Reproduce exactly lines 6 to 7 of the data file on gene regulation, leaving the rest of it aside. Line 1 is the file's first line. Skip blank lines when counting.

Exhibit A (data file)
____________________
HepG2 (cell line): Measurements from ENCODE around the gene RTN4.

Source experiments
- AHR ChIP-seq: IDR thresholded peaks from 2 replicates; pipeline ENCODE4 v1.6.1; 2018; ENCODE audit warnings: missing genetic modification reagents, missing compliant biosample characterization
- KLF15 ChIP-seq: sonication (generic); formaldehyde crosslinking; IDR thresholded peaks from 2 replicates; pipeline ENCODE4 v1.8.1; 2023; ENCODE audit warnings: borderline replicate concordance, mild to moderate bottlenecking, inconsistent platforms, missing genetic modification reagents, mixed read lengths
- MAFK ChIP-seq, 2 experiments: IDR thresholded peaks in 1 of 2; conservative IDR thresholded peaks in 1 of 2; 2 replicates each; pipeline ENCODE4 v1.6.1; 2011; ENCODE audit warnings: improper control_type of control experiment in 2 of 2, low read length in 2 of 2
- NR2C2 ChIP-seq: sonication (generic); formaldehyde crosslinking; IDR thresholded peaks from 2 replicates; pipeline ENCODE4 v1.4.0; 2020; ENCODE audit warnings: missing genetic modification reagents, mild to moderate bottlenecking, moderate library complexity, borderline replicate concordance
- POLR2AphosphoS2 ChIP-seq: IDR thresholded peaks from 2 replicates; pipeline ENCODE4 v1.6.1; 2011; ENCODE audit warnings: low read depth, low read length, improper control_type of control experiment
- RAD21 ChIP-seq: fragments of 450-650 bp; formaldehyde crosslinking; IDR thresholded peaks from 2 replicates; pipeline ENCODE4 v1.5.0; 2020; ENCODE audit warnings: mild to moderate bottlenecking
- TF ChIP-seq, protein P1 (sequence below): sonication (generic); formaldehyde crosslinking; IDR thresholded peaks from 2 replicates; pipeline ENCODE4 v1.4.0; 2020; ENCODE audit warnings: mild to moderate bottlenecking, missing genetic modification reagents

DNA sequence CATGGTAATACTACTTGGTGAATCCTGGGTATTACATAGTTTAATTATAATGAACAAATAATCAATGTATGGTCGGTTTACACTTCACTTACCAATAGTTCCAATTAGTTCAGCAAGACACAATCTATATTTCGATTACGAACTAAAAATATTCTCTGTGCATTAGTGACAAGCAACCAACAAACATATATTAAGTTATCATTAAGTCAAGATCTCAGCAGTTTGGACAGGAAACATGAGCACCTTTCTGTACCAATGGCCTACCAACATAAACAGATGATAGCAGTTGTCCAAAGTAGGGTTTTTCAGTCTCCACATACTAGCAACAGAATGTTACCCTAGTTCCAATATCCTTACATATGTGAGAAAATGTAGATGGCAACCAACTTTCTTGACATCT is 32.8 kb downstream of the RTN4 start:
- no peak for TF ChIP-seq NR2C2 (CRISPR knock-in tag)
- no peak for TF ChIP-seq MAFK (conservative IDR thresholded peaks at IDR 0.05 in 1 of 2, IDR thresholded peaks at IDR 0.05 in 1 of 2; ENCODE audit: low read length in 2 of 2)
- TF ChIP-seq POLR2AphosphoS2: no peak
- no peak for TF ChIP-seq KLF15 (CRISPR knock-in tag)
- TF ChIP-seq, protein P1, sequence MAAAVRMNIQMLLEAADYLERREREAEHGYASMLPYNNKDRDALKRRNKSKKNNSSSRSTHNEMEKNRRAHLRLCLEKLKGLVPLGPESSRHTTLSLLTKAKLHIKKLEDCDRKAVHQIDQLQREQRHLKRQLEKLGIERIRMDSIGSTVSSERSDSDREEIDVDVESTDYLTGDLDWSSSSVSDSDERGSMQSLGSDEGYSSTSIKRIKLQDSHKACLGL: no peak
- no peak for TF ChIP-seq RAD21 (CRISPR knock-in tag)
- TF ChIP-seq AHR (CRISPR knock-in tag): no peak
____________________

- NR2C2 ChIP-seq: sonication (generic); formaldehyde crosslinking; IDR thresholded peaks from 2 replicates; pipeline ENCODE4 v1.4.0; 2020; ENCODE audit warnings: missing genetic modification reagents, mild to moderate bottlenecking, moderate library complexity, borderline replicate concordance
- POLR2AphosphoS2 ChIP-seq: IDR thresholded peaks from 2 replicates; pipeline ENCODE4 v1.6.1; 2011; ENCODE audit warnings: low read depth, low read length, improper control_type of control experiment